AHDS did not ballot members at this stage but made clear to Government, within the Teachers' Side and in the media that the offer was not acceptable to our membership.  That was not just because it was insufficient but because the offer valued promoted teachers less than the rest of the profession.  That point was reiterated to John Swinney at our Annual Conference when one member received a rapturous round of applause when she explained that the series of successive actions (and inaction) by the Government left her not feeling valued.  (Successive minimal pay rises wiped out by higher increases in pension contributions for promoted staff while pension benefits are reduced, the decision not to pass on increases in the higher-rate tax threshold and the expectation that the Finance Secretary will do the same again in his forthcoming budget.) 

The rejection of the pay offer was accompanied by a request that employers and the Scottish Government should return to the negotiating table with an improved offer.  That meeting should take place on Wednesday 22 November. 

If an improved offer is not forthcoming and no further meeting is planned then the next step for all unions to consider will be whether to ballot on industrial action. While no union would propose such a ballot lightly, and we hope that it can be avoided, it seems clear that even the increased thresholds for industrial action (required by Westminster’s recent Trade Union legislation) would easily be overcome if voting patterns were similar to the ballot results announced today.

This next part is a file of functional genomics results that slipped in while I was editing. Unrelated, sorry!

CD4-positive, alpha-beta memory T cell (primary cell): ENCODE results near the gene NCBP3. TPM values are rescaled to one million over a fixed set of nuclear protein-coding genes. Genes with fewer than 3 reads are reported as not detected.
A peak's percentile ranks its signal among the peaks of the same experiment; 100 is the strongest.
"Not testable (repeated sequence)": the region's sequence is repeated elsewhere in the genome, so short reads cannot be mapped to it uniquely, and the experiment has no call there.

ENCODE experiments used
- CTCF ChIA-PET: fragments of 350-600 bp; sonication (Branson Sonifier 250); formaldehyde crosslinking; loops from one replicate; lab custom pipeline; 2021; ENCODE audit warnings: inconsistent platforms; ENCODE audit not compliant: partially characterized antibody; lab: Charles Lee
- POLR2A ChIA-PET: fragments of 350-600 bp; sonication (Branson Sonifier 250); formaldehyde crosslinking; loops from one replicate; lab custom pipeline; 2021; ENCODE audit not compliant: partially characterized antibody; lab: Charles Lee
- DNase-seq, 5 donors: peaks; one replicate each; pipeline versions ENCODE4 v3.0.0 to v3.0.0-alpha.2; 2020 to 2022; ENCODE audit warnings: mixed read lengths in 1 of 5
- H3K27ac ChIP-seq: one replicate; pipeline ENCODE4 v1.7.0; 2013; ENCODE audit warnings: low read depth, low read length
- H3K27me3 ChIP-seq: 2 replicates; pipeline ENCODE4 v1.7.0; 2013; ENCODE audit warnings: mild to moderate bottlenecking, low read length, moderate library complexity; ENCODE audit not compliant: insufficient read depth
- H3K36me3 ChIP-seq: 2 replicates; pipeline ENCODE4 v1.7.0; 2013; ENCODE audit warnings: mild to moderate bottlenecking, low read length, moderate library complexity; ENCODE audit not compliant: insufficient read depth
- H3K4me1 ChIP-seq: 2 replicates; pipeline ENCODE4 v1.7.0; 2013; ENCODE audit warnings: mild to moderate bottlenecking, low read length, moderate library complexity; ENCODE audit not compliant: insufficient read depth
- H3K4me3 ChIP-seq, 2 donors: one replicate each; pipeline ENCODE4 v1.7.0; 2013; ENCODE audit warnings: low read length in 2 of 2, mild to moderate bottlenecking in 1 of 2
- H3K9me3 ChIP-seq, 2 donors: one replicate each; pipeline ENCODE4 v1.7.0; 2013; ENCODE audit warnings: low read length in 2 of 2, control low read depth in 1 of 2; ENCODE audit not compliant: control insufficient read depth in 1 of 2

AHDS is supportive of this pay claim and will ballot members in concert with other unions should that be required. This would not happen until January at the soonest. We hope that negotiations between now and the turn of the year produce a positive outcome.